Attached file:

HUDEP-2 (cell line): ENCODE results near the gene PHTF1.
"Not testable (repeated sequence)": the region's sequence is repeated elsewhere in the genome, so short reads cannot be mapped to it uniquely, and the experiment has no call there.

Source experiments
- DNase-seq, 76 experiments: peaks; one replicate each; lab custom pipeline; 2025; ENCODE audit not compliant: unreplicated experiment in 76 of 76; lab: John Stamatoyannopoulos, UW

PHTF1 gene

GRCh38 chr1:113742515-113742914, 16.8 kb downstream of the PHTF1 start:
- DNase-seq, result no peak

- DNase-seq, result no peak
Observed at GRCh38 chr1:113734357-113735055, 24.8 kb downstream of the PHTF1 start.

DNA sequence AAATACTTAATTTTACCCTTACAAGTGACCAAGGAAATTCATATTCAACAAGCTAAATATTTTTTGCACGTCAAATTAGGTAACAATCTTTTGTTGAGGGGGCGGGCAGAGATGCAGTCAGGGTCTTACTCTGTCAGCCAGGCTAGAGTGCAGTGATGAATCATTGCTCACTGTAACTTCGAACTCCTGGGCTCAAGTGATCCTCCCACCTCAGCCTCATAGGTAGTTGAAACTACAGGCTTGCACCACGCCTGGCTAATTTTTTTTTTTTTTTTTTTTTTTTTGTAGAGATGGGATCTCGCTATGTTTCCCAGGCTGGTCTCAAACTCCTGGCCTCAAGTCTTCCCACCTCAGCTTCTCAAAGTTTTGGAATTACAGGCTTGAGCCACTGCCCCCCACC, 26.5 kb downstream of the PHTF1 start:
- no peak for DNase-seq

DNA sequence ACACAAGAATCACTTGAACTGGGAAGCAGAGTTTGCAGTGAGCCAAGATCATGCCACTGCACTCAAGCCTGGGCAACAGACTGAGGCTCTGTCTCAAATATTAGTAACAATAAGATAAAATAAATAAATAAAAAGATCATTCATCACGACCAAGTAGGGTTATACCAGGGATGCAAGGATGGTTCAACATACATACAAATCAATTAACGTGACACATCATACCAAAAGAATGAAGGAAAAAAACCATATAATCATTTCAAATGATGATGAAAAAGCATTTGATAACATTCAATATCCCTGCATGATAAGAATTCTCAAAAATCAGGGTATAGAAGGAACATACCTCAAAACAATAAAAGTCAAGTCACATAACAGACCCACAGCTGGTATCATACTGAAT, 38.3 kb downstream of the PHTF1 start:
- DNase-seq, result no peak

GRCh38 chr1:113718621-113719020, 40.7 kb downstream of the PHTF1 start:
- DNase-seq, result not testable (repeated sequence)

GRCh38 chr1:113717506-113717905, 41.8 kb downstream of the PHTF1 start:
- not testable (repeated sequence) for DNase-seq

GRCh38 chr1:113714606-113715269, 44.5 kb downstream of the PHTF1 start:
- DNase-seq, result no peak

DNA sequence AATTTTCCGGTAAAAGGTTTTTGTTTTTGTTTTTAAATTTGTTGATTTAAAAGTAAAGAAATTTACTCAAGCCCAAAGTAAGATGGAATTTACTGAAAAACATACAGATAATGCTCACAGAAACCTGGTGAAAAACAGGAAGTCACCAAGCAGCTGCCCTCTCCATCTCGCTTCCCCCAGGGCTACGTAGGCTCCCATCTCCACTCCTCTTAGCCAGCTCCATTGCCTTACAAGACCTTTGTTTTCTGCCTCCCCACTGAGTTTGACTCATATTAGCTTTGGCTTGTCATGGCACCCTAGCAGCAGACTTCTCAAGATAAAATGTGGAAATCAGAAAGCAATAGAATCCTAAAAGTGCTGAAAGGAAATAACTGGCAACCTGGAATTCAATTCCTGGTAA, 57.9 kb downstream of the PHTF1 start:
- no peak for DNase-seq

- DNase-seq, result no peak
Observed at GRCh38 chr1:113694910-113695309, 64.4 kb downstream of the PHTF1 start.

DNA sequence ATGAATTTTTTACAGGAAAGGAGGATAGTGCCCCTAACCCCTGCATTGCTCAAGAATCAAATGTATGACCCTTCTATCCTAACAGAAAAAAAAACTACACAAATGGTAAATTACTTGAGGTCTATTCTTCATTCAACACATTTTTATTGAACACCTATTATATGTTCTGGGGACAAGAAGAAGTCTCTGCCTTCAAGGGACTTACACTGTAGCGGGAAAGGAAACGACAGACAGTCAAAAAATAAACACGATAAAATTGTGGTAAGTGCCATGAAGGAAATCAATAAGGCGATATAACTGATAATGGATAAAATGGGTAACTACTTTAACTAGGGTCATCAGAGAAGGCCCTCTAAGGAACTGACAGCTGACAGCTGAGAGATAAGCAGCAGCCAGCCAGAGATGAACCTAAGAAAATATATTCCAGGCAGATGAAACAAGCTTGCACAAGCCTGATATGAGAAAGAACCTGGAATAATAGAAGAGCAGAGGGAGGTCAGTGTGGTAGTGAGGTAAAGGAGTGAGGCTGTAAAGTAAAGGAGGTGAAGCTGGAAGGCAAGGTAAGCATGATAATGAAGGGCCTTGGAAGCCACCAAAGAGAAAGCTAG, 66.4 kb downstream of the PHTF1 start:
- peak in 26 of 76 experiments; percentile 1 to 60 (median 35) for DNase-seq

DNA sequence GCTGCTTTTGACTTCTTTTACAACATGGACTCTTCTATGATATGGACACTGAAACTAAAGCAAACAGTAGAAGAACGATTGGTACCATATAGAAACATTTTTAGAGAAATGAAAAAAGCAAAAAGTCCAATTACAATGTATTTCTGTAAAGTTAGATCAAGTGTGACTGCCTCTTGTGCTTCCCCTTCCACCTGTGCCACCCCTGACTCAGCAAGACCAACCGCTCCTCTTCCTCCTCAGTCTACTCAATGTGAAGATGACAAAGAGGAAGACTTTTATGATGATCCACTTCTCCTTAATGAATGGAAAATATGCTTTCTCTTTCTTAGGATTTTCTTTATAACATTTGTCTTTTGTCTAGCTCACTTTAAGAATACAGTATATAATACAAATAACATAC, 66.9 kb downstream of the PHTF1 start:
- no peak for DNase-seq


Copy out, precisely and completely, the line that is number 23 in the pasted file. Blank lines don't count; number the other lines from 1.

Observed at GRCh38 chr1:113694910-113695309, 64.4 kb downstream of the PHTF1 start.